“The curious paradox is that when I accept myself just as I am, then I can change.”

~Carl Rogers

The pitfall that so many of us encounter in relation to inner transformational and healing work is the common predicament of trying to change, with the mindset of there being something about ourselves that’s damaged or broken or defective. We approach it from the angle of there being something wrong that needs fixing. And when we approach it from this standpoint the conditions for change and growth are extremely limited, because the ground for transformation and healing to take place is stripped and barren. What allows the ground to become fertile and ripe for transformation is the genuine act of befriending – acknowledging, accepting, and embracing ALL the parts of who we are. Only when we start to befriend ourselves can we start laying the foundation in order to build a more engaged, skillful, and well-contented life.

Befriending is always the answer. Whatever’s going on. Whether it’s something internal or external. Suffering is generated when we fight against something going on – when we want things to be different; other than as they are. To befriend is to stop struggling. To befriend is to allow things to be just as they are, to let things be. To let others be. To let ourselves be.

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In a recent class offered at Deer Park Monastery, Brother Kai Ly taught the following (which I consider to be the in-depth process of what befriending is all about):

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Posted by on February 9, 2018 in Everyday Practice

 

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Solo Retreat, Part 1 of 3

Written on Friday June 16th, 2017

7:32pm

The idea of doing a solo retreat has been a brewing interest of mine for a little while now. Then, after going to Deer Park Monastery for three-weeks this past January, my percolating idea bubbled up with a newfound vigor. So I emailed a few well-chosen friends who I thought might have some ideas of a place to go where I could be relatively secluded, surrounded by nature, and left to my own devices.

I’ve long been wanting to stay in one of the handful of local fire towers that’ve been converted to a reservable getaway destination spot, but I soon found out that those are in high demand and already fully booked up for the season, which makes sense. (Note to self: book early for next year!)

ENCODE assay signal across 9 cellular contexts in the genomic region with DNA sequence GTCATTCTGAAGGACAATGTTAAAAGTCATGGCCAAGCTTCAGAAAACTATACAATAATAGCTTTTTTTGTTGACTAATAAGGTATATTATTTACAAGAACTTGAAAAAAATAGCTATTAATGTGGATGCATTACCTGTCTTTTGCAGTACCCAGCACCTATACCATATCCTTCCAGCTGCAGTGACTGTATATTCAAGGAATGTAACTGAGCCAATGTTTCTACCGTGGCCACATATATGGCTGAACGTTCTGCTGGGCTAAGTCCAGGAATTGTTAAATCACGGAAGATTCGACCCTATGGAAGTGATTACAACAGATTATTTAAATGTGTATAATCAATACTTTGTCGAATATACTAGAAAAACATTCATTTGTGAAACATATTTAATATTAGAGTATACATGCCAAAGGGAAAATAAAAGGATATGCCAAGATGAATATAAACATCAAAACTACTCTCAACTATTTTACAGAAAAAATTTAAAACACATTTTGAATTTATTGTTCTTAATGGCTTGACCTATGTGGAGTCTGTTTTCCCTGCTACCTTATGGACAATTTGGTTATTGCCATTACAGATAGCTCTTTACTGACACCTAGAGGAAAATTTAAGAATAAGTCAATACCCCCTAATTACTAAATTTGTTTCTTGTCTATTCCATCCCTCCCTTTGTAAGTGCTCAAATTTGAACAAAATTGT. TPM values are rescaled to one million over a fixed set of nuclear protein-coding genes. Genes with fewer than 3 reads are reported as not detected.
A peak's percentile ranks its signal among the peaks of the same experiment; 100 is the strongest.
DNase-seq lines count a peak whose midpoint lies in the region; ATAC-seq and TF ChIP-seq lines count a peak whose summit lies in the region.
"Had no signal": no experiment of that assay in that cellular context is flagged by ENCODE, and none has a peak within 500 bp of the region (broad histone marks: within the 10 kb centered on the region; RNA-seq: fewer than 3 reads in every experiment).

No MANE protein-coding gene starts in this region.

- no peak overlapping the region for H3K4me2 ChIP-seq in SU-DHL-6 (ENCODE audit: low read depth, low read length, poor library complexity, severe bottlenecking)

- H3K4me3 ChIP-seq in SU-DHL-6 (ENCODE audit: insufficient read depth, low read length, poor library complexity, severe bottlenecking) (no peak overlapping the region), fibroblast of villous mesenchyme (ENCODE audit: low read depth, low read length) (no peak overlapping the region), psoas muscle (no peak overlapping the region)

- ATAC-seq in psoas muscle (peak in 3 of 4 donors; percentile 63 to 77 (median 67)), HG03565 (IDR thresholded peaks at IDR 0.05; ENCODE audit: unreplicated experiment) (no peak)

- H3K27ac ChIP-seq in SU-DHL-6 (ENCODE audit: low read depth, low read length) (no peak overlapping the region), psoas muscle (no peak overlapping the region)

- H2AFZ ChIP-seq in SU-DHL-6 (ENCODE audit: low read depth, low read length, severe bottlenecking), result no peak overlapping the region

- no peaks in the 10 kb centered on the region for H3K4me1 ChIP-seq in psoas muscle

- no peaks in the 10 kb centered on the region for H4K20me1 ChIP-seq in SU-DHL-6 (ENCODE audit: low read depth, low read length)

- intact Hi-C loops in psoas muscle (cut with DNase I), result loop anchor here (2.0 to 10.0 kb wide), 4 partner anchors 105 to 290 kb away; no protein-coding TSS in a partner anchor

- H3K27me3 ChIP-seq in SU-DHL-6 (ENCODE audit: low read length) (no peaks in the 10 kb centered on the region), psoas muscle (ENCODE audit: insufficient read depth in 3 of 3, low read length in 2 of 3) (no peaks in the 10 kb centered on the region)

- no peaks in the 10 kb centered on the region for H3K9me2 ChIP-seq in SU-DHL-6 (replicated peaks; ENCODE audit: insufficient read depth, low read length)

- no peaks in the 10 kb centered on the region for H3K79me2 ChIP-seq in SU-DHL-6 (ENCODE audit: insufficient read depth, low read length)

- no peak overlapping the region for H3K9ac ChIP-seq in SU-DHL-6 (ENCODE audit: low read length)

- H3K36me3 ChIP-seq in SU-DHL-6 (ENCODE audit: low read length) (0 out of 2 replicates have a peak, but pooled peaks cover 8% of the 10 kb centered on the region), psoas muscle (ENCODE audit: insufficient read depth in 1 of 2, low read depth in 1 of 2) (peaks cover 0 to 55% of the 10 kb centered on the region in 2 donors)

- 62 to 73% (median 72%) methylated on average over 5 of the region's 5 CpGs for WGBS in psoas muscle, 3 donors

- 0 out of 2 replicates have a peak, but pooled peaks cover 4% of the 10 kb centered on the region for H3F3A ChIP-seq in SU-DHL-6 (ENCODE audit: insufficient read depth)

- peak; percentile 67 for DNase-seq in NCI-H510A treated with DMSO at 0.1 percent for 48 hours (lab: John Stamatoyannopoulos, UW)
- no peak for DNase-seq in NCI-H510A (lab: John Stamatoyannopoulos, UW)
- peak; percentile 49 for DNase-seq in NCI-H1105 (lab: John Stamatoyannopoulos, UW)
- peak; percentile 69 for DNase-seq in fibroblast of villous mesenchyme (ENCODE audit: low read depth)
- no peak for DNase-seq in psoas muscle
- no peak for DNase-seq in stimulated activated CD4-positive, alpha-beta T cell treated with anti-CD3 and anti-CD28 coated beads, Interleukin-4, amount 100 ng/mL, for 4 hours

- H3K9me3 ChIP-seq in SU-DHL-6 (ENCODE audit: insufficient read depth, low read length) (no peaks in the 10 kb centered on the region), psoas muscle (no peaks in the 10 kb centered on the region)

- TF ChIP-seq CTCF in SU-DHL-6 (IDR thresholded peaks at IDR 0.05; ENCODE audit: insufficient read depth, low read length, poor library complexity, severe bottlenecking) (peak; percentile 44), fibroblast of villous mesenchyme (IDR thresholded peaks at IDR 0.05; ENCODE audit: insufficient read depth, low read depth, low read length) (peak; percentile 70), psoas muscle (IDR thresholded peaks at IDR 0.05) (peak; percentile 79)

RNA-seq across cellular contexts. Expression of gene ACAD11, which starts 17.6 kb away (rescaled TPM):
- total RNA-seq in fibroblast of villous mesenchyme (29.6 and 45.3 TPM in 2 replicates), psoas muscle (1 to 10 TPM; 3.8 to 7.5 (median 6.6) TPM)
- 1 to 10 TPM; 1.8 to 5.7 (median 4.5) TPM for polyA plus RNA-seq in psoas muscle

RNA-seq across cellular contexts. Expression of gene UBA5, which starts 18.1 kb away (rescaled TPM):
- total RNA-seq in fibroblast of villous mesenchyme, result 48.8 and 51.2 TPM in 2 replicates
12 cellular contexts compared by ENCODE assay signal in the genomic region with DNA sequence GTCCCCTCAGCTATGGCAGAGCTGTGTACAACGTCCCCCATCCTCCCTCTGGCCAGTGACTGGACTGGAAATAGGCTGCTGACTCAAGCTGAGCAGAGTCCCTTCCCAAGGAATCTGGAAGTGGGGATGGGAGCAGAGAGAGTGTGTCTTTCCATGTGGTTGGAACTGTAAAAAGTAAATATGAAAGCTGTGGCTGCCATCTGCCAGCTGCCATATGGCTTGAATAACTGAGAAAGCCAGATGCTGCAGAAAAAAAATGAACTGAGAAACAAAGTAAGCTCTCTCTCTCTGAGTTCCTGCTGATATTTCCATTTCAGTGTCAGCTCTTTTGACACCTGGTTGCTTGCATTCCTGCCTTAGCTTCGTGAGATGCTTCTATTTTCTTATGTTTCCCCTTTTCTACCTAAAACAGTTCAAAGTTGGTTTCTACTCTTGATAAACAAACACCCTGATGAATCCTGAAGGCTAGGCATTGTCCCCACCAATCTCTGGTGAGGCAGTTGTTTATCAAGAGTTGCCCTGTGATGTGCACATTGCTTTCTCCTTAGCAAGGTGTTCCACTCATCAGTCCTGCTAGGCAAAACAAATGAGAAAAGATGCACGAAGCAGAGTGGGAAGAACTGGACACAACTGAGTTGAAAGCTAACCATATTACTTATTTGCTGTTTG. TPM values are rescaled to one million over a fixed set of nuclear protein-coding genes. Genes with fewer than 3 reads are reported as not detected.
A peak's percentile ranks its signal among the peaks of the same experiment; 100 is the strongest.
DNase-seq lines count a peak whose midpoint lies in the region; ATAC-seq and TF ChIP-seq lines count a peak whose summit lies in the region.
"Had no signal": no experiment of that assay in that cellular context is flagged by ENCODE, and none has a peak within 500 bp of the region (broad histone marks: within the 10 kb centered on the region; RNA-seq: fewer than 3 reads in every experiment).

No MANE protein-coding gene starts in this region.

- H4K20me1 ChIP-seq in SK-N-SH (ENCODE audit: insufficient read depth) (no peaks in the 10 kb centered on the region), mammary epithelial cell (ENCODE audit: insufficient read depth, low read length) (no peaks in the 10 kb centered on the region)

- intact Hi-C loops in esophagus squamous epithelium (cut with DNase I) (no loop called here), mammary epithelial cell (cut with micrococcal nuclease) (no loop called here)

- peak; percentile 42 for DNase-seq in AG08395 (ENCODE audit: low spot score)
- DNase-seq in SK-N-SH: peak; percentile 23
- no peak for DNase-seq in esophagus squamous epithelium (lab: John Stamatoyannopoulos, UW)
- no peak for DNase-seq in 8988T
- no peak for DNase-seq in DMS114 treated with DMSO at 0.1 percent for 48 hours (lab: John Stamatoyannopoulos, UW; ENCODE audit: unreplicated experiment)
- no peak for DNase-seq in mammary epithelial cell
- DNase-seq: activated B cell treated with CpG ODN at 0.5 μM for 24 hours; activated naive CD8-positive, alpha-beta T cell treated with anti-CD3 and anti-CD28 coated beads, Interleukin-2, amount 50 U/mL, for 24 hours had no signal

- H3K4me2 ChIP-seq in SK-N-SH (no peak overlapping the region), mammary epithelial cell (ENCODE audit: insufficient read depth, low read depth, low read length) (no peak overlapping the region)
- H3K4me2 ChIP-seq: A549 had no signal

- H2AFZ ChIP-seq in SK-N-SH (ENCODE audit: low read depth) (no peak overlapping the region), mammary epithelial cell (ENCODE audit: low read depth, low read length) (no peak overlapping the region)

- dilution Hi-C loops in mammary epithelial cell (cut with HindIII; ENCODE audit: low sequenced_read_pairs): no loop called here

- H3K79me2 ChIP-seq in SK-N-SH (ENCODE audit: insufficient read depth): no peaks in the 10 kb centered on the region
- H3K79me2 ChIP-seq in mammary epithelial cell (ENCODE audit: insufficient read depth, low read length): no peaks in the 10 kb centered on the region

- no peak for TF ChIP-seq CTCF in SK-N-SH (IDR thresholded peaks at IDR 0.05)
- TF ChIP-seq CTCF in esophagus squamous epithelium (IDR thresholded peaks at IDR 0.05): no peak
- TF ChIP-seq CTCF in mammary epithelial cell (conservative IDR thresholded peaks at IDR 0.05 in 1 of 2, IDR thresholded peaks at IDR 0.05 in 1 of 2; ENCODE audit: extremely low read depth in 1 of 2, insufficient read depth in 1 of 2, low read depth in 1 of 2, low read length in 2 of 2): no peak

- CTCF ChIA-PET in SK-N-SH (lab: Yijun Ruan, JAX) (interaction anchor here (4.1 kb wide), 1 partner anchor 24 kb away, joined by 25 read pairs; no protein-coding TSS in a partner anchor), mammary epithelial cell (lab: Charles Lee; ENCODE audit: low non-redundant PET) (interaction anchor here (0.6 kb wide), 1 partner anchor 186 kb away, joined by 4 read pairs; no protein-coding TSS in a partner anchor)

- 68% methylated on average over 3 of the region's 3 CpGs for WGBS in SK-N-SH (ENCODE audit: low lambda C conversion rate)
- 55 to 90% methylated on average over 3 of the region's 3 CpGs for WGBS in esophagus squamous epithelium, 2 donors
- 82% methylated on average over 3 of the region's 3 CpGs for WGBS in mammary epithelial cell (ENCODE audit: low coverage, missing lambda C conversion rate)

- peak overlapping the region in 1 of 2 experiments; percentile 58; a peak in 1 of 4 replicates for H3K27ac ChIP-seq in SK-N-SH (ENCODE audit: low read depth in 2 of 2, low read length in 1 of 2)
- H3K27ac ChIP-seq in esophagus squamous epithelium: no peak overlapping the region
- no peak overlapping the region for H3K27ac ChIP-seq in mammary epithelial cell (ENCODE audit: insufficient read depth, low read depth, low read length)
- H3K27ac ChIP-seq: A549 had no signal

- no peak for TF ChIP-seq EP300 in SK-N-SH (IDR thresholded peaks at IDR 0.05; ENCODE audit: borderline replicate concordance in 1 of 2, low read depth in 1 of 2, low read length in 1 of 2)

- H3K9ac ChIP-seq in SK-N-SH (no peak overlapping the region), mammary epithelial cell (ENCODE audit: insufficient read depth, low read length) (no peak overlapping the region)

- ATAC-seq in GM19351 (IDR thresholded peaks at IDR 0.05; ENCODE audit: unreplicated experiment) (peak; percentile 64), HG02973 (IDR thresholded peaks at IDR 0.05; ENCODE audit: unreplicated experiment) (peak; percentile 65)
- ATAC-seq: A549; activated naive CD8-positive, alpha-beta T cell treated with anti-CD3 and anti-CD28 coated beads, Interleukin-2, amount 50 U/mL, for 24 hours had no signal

A sangha friend generously offered me the use of her and her husband’s cabin about an hour from town, which is where I’ve landed and am currently typing from. I arrived here, amid spectacular rolling sage-covered foothills, around 4:30 this afternoon. After finding my way around the house and unpacking the car, I set to making dinner, which I intentionally kept simple: a pre-made salad and a bowl of vegetarian chili, made and sold by our local organic market The Good Food Store, which I picked up this morning.

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Posted by on June 18, 2017 in Local Retreats

 

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Mindful Morning Saturdays

In the interest of buoying my new practice of Mindful Morning Saturdays (MMS), through the art of sharing my experience in written form, this is yet another installment to help me along.

This morning I especially enjoyed reading the Discourse on the Eight Realizations of the Great Beings, as part of my MMS sutra readings. The sutra starts: Wholeheartedly, day and night, disciples of the Awakened One should recite and meditate on the Eight Realizations discovered by the Great Beings. It then lists them in the order shown above and goes into short detail about each one. The concluding sentence of the sutra states: If disciples of the Buddha recite and meditate on these Eight Realizations, they will put an end to countless misunderstandings and difficulties and progress toward enlightenment, leaving behind the world of birth and death, dwelling forever in peace.

The Sixth Realization especially stood out to me. It seemed different than the other Realizations and it got my internal gears moving. Here’s the whole paragraph from the sutra: